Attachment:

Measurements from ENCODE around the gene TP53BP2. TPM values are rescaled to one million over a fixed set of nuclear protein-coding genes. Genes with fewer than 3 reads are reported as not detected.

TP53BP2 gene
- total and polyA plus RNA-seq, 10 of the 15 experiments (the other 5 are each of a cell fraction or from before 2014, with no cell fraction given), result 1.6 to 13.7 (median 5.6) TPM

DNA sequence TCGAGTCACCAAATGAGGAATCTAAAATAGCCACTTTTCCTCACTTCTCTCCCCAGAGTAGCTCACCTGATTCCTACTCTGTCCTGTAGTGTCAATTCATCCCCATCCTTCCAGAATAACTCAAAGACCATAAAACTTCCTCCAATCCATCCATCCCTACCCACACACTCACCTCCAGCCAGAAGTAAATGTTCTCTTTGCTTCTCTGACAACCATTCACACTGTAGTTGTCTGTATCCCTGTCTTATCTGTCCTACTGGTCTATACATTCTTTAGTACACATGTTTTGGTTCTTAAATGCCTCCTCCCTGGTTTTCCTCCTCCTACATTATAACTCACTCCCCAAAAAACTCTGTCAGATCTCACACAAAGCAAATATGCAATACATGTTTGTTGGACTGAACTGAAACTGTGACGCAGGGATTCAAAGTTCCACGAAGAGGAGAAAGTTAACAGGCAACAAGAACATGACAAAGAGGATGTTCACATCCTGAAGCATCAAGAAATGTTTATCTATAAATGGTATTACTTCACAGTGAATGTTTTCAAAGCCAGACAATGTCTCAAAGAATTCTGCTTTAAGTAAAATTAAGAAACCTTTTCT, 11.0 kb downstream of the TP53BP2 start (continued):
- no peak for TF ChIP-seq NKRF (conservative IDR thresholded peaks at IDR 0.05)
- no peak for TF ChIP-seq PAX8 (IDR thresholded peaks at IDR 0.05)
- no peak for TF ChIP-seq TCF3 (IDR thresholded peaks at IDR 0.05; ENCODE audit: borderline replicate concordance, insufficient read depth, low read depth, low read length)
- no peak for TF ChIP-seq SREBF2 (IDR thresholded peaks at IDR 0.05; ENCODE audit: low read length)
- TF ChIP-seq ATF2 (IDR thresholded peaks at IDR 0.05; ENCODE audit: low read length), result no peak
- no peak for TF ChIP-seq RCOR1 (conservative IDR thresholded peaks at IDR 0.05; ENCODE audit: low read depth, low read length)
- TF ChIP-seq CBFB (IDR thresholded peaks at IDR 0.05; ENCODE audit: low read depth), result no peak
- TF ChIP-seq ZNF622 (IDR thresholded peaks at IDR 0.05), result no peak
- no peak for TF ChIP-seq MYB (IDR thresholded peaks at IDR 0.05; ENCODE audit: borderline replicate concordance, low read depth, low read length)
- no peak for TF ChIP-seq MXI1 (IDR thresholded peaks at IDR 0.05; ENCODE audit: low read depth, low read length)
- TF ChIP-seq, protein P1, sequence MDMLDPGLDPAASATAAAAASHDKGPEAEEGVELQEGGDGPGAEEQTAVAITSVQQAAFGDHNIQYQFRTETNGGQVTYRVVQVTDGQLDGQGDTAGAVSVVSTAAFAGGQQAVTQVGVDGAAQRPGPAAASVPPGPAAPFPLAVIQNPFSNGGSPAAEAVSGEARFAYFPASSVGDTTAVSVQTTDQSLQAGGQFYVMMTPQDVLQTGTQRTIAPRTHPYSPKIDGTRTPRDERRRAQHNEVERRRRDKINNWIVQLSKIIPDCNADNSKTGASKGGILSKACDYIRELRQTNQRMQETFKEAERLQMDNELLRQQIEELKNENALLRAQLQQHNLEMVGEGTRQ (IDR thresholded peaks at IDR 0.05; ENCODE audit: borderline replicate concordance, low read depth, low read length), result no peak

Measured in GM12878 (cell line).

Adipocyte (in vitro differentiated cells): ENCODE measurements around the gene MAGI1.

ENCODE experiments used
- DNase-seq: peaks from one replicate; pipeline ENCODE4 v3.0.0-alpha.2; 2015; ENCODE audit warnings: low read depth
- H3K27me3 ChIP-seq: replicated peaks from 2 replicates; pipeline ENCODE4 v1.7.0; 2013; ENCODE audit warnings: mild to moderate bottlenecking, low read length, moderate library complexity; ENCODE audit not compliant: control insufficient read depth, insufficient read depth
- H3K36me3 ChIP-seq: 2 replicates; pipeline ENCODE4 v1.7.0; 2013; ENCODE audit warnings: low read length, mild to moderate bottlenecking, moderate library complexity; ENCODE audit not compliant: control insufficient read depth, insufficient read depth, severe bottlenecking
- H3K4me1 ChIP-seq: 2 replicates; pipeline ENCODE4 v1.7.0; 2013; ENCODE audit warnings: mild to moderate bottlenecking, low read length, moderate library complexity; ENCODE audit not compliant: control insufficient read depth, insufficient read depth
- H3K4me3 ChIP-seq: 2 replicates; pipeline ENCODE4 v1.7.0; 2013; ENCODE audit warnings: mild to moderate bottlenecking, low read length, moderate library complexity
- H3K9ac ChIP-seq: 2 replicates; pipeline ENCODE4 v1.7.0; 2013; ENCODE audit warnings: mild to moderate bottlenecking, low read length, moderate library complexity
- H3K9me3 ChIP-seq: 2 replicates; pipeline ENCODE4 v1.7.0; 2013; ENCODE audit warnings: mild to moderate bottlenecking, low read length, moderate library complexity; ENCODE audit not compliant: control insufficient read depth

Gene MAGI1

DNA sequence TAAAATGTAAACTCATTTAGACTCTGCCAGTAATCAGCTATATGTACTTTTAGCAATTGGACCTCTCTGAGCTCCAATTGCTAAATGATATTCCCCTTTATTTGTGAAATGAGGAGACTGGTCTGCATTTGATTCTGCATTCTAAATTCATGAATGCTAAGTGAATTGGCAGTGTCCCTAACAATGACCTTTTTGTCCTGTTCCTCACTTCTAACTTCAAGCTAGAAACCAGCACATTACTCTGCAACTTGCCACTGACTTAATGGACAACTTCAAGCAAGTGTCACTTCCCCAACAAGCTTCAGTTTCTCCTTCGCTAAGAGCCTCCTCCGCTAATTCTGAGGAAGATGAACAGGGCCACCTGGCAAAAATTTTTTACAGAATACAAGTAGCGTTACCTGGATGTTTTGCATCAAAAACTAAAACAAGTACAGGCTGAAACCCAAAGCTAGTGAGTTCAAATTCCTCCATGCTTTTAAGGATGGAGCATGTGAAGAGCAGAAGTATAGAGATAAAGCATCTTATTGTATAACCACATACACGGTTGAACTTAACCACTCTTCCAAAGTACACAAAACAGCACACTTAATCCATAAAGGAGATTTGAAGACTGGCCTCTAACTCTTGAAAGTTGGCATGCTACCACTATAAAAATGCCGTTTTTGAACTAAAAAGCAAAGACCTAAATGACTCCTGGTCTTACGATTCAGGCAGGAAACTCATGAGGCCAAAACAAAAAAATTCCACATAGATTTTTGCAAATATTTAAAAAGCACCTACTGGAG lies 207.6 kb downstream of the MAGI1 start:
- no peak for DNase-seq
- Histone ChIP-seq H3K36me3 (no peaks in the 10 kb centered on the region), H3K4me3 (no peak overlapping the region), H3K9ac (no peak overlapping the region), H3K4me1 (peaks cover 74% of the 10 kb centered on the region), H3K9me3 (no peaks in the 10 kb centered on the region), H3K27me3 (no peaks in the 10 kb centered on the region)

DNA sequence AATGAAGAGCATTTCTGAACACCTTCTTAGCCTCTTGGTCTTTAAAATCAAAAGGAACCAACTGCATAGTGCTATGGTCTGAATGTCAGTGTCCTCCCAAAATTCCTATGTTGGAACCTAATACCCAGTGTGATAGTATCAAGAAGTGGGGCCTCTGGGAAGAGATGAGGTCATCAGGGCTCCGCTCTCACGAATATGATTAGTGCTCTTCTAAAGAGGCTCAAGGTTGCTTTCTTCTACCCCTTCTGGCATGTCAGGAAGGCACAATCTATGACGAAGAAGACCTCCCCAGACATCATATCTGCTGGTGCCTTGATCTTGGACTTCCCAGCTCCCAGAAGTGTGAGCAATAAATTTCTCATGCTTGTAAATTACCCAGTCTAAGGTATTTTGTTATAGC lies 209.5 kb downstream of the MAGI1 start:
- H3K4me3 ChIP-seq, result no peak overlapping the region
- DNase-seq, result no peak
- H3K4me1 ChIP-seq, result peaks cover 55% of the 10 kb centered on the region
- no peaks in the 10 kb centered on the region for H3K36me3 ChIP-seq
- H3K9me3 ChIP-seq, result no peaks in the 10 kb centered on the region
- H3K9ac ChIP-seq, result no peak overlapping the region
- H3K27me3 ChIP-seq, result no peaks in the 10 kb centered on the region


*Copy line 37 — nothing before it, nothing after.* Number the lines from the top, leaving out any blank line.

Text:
- H3K27me3 ChIP-seq, result no peaks in the 10 kb centered on the region